More work remained for Nadal. He smothered a forehand crosscourt on the next point into the net, and faced a third break point, but Nadal took a short return from his opponent, approached on the forehand side of his adversary and Berdych missed his running passing shot down the line. Nadal moved to game point, only to double fault again, but once more he refused to dwell on his mistakes. Nadal drove a penetrating forehand crosscourt to set up an inside-out forehand winner, and then hit a deep sliced backhand down the middle, luring Berdych into an errant forehand. He had held on for 1-0, winning his fifth game in a row.
Nadal still struggled somewhat through the early stages of the second set. Both men backed up their serves well in this stretch. On his way to 4-4 in the second set, Berdych won 16 of 19 points on his serve, while Nadal cast aside his early set nerves and held on with relative ease himself. In his next three service games after the opening game anxiety, Nadal lost only four points. But the feeling grew among experienced followers of the sport that Berdych would feel the weight of his opponent’s reputation as the two players moved deeper into the second set. At 4-4, Nadal played an excellent game on his serve, holding at love, making three of four first serves, closing that game with a 126 MPH first serve to the forehand that was unmanageable for Berdych.
Berdych steadied his nerves ably at 4-5, holding at 15 with an ace on game point. But Nadal at the end of crucial and long sets is unshakable. Serving at 5-5, 40-30, he challenged Berdych out wide to his forehand with an inside-out forehand of his own. Berdych understandably went for broke, but his running forehand down the line attempt for a winner ended up in the net tape. Now Berdych served to save the set for a second time at 5-6, but despite connecting with three out of four first serves, the big man was broken at love. On three of the four points, Nadal sent soft backhand slices to the Berdych forehand, daring his adversary to create his own pace. Every time, Berdych missed off his more vulnerable side.
And so Nadal had avoided the need for a tie-break, taking the second set 7-5 with typically astute tactical play, establishing a commanding two sets to love lead. Berdych had one last chance to make an impression early in the third, reaching break point with Nadal serving at 1-1. The two competitors became engaged in a battle of backhand slices, but Berdych eventually made an error. Nadal held on for 2-1, but to his credit Berdych kept competing hard. Up until 4-4 in that third set, Berdych had won 16 of 20 points on serve. But, once more, it was Nadal who elevated his game in the latter stages of a set. At 4-4, Nadal held at love, closing that game with a forehand down the line winner and a service winner to Berdych’s forehand.
For Berdych, the propitious moment had arrived: he was serving to stay in the match. Berdych was down 0-30, but won the next three points. At 40-30, he thought his second serve was going to be sufficient to win the point, but Nadal’s exceedingly deep return caught Berdych on his heels. Berdych, flat-footed and confounded, could only stand there and watch as Nadal followed with a forehand down the line winner. It was deuce. Nadal--- so persistent all match long at making sure to get as many returns as possible back into play off big first serves--- chipped a backhand return low, and Berdych missed the forehand approach well over the baseline. Suddenly, the underdog was down match point, and he elected to come in on Nadal’s forehand. Nadal drove an immaculate forehand passing shot into a wide open space, and thus fittingly completed a 6-3, 7-5, 6-4 triumph that gave him a richly deserved second Wimbledon championship crown.
Nadal admitted later that he felt unusually tense during this final, realizing how deeply he wanted to win it. He had a few patches off the forehand, missed some sliced backhands he would customarily make, had that tough time at the start of the second set. But the fact remained that he served terrifically. He never lost his serve, connecting with 69% of his first serves, winning 77% in that category. He backed up his second serve so adeptly that he won 64% of those points. He fought off all four break points he faced, and converted four of six break points opportunities he had against Berdych. That was remarkable in light of the fact that Berdych was broken only once by Roger Federer in the quarterfinals and once by Novak Djokovic in the penultimate round.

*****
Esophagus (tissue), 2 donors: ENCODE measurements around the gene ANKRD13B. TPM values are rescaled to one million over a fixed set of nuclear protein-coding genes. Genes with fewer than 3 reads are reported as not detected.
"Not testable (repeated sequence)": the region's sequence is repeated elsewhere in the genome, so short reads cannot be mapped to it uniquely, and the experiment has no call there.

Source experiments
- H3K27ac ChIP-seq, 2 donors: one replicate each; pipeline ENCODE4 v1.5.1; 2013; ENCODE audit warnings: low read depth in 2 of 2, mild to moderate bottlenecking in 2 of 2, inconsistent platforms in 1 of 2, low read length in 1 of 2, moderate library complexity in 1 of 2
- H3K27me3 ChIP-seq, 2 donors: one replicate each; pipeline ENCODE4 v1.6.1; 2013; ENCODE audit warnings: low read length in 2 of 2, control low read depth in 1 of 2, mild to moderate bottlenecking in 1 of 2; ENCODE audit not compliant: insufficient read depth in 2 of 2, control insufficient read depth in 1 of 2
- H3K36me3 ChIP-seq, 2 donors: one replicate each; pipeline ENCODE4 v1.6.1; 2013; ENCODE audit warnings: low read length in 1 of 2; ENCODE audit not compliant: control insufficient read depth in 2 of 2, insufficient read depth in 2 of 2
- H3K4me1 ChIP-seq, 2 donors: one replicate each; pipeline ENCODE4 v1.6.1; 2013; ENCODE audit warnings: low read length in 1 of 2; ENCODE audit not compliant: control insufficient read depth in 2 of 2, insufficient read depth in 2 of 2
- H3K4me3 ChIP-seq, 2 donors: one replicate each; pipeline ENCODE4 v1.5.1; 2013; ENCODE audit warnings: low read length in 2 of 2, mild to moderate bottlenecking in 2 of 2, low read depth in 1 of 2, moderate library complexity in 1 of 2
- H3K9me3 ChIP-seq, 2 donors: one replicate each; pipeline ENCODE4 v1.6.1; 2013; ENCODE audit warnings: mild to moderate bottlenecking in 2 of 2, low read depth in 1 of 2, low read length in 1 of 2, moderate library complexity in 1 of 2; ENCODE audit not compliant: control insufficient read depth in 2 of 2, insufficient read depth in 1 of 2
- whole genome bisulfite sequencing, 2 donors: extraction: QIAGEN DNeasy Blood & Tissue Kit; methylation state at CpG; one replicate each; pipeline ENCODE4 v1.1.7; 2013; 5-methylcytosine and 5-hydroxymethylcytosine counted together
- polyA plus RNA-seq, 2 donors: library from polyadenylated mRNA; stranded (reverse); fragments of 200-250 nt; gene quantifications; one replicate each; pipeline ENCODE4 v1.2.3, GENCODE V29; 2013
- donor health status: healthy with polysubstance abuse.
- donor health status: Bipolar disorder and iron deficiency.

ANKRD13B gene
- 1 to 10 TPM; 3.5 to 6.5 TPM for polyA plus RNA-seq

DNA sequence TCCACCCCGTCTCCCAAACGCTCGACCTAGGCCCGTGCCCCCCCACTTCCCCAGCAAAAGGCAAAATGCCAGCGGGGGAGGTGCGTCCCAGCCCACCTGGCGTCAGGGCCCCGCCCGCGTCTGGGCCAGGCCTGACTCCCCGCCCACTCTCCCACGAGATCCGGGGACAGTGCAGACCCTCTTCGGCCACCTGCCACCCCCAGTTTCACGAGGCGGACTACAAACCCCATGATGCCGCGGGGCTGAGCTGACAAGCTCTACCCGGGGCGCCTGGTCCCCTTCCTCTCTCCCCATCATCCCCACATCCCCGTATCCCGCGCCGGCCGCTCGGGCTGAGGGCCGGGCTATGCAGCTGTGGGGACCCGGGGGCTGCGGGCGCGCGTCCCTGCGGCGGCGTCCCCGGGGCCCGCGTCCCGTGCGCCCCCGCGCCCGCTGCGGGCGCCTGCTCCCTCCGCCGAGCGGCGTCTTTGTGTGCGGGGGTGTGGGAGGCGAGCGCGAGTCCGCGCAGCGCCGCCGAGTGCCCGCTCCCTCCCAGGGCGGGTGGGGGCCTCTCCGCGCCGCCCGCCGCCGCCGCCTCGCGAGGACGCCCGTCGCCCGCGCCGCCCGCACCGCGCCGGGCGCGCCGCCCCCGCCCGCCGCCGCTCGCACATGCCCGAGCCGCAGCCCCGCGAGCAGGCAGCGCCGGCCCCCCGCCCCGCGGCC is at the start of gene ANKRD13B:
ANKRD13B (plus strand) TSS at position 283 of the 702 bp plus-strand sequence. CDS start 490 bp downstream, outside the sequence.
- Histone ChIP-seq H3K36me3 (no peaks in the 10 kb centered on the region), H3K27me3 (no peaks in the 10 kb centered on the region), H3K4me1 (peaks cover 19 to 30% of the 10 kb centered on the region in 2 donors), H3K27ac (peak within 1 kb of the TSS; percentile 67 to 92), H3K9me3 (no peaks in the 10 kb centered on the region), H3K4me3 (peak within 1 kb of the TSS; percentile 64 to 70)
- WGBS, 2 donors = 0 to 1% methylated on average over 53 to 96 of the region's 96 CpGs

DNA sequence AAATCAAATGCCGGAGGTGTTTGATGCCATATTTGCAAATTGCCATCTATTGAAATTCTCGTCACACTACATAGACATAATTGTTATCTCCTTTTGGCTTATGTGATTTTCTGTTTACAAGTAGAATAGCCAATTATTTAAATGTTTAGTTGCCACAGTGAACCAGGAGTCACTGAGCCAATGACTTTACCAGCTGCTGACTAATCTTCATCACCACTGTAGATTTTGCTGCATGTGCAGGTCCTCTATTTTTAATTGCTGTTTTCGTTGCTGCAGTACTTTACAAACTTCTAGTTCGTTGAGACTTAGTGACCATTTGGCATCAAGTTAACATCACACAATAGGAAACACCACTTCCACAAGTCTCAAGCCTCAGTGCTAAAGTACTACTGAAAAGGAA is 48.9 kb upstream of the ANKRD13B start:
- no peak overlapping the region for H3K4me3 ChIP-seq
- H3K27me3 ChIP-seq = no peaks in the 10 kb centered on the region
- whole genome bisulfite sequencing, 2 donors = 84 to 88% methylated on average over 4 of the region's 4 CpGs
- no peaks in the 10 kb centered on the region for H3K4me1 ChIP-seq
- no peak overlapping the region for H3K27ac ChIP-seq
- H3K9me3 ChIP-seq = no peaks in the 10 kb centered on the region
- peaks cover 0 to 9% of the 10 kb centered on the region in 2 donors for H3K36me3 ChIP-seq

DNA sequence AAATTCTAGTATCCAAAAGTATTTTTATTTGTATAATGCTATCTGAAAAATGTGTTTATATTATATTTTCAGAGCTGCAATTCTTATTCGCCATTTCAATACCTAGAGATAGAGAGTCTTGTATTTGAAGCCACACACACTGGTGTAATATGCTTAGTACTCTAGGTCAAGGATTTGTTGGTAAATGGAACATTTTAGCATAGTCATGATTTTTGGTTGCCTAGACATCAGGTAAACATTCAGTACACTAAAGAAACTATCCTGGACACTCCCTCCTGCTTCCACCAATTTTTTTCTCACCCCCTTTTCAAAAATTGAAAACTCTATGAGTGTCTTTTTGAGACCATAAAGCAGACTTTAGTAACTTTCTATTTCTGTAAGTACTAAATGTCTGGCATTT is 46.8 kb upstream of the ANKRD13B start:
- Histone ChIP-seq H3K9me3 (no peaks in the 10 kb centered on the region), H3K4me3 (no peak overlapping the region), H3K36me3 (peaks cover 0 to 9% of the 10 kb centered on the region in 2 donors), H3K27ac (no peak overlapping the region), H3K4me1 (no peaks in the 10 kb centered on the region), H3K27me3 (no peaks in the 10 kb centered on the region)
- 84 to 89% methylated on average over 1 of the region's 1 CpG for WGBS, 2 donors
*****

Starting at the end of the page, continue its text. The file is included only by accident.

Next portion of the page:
So Nadal has come full circle from his misery of a year ago. He has taken his second major title in a row, pulling off the French Open-Wimbledon double for the second time in three years. More importantly, he has raised his historical stature by claiming an eighth Grand Slam championship. He now has tied Andre Agassi, Jimmy Connors, Ivan Lendl, Fred Perry and Ken Rosewall with his eight majors, taking his second Grand Slam championship on the grass to go along with the one he has captured on hard courts, and the five big ones on the Paris clay. Federer, of course, holds the men’s record with 16 majors, followed by Pete Sampras (14), Roy Emerson (12), and Rod Laver and Bjorn Borg (11).
That puts Nadal in a tie for sixth place on the all time list. How much higher can he climb? He has a good chance to eventually pass Laver and Borg, and he could well move beyond Emerson. In fact, I believe he will accomplish at least that much. He is only 24, and has probably three peak years ahead of him. Much will depend on how well his knees held up. He was concerned about the state of his knees during this tournament, and called for the trainer during his five set appointment with Petzschner. That could be the only thing that holds this astounding man back.
For the time being, however, he can feel deeply gratified that he is back precisely where he belongs, pulling way ahead of every rival at No. 1 in the world. He is almost certain to finish the year at No. 1 in the world. In my view, Rafael Nadal is the best value for money we have in this sport. He is indefatigable and highly charged. He is the single greatest competitor I have seen in 45 years of watching top flight tennis. He is an admirable individual who has played his way back from the darkness of his 2009 summer campaign into the bright light of 2010.
The view here is that Rafael Nadal is going to peak again at the U.S. Open, and win there for the first time to record a career Grand Slam. That would make him the first man since Laver in 1969 to sweep the French Open, Wimbledon and the U.S. Open in the same year. I have a feeling Laver would believe that Nadal would be entirely worthy of such an achievement.
Steve Flink Archive | Email Steve